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Tyler's Takes: 'Pearl' Is A Slice Below 'X'

July 7, 2024
By:
Tyler Banark
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Before 2022, if one were to ask who Ti West is, they’d probably not get much of a response. Until two years ago, his directorial efforts mostly consisted of low-budgeted B-rated horror movies that exclusively played outside the mainstream. That all changed when he released two interconnected horror films headlined by rising star Mia Goth: X and Pearl. The ending to the trilogy, MaXXXine, landed this past weekend, with Goth reprising her role from X. As for the first two movies, I firmly believe X to be an incredible ode to 70s slasher horror by featuring some fantastic feats both in front and behind the camera. Upon its release six months later, Pearl was believed to be the stronger outing, most notably from Goth’s more centralized performance. However, I’m here to prove that the opposite is true, with the former being the far superior entry.


Spoiler Warning: Specific story points will be mentioned


One of Pearl's most significant drawbacks is its character development—or lack thereof. The character of Pearl is portrayed mostly as one-dimensional, containing little depth or nuance to her personality. It’s a challenge to empathize with her and invest in her journey to escape the farm that she’s been tied to. The supporting characters fare no better, often feeling like mere plot devices. Pearl’s mother, Ruth, doesn’t approve of her dreams and believes there is nothing more for them than the farm. She comes off as the cliché “disapproving parent,” with the dynamic between her and Pearl often muddied. Pearl’s actions to fight back against her repression (i.e., killing the farm animals and torturing her father) don’t justify the results she desires.


Outside of her family, Pearl's lack of sanity shows in the way she interacts with other people in her life. The only vital characters in the story are Pearl’s sister-in-law, Mitsy, and the town’s movie theatre projectionist whom she befriends. She’s close with Misty, even if they aren’t overly fond of each other. Together, they audition for a traveling dance troupe and aspire for more than what their lives currently possess. While it’s never made clear if Mitsy got the part, Pearl definitely does not. Her pent-up rage from the rejection results in the film’s showstopping moment: a nine-minute monologue where Pearl confesses all her wrongdoings and deepest thoughts. While it goes to show how broken of a person Pearl is and the talent that Goth possesses as an actress, the moment doesn’t pack the necessary punch when it's delivered to Mitsy, a character whose only purpose is to die after this moment.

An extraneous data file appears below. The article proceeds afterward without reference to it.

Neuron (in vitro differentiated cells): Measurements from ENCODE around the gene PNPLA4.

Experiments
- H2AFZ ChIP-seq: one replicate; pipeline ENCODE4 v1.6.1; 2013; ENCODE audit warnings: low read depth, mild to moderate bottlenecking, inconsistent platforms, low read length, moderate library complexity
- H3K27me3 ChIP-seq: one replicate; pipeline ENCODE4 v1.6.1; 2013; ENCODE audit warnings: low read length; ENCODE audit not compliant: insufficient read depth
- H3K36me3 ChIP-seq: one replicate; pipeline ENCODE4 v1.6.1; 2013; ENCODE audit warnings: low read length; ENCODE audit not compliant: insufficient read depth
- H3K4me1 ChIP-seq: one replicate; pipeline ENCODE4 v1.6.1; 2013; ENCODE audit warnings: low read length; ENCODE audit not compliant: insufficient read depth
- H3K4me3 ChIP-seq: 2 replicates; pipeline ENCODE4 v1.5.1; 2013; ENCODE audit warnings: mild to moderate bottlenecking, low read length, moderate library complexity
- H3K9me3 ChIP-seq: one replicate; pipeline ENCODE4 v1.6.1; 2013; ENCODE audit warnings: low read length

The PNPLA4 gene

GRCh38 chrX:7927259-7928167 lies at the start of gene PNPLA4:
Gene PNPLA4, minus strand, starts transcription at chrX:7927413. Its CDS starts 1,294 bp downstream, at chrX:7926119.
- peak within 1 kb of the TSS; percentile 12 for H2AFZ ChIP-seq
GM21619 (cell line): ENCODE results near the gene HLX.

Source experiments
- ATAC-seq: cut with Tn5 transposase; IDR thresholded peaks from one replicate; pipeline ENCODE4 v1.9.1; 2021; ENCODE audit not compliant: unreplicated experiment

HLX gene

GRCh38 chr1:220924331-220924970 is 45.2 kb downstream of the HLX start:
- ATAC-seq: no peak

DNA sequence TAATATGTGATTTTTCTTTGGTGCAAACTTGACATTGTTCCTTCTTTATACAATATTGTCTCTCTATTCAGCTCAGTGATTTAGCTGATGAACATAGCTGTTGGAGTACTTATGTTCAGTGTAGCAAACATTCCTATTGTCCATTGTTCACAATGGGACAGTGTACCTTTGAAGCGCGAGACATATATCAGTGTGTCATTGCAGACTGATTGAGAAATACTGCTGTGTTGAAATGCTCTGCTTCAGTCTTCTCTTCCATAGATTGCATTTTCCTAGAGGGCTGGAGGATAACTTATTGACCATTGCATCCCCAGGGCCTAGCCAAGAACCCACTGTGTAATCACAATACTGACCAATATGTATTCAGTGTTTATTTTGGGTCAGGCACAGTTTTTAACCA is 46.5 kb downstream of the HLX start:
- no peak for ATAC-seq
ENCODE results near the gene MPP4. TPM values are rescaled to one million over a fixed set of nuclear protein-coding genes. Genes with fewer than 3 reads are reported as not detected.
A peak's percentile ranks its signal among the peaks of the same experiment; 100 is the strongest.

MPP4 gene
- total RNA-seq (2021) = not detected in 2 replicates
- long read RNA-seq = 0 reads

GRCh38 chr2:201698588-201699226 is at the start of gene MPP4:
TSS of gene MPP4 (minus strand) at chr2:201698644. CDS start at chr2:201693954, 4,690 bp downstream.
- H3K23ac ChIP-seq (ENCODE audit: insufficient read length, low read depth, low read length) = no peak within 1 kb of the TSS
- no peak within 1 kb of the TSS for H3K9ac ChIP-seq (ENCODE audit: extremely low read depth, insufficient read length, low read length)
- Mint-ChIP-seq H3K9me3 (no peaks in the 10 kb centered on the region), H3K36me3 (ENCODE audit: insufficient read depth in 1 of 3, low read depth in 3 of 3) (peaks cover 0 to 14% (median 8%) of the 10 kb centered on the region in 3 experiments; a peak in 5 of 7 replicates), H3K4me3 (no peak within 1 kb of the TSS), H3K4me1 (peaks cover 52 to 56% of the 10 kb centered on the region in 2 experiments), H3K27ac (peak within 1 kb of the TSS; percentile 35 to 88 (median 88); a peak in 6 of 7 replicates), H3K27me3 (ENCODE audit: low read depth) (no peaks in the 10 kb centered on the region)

Through the town’s movie projectionist (our new Superman, David Corenswet), Pearl becomes introduced to A Free Ride, a film believed to be one of the first stag movies ever made. It’s in this moment where the first clear callback to X appears, with Pearl having an unclear love/hate relationship with her sexual desires. Pearl falls in love with the projectionist almost immediately, committing infidelity against her husband Howard, something the movie (and the projectionist) hardly reconcile with. Howard returns home and sees the aftermath of all the chaos that has ensued, which essentially dooms him into a loveless marriage as seen in X.


From the outset, Pearl attempts to dive into the backstory of its titular character, providing a deeper understanding of her motivations and history. However, the narrative feels disjointed in its stark differences from X. While X is an eerie ode to 70s horror, and what the decade did for the genre, Pearl becomes a dreamy melodrama attempting to be like The Wizard of Oz and 20th Century Disney movies. There are moments when it’s hard to look at Pearl through a serious lens, with unintended humor coming from beats meant with loftier ambitions. The prime example is Pearl crying out “I’m a star!” after her audition, with the repetition and accent making it into more of a meme than a moment.



While Pearl does have moments where it attempts to delve into being a different kind of horror movie, they are often overshadowed by the film's shortcomings. If, for any reason, West and Goth wanted to do Pearl all over again, I’d hope that they make Pearl out to be a good-natured character at first then have an arc where she caves into insanity. Call it my biggest problem with the movie, but there’s no denying how little of an arc she goes through. Luckily, MaXXXine doesn’t look to be going back to Pearl’s world and audiences won’t have to put up with her antics. To that, I say au revoir poor Johnny.


You can follow Tyler and hear more of his thoughts on Twitter, Instagram, and Letterboxd.

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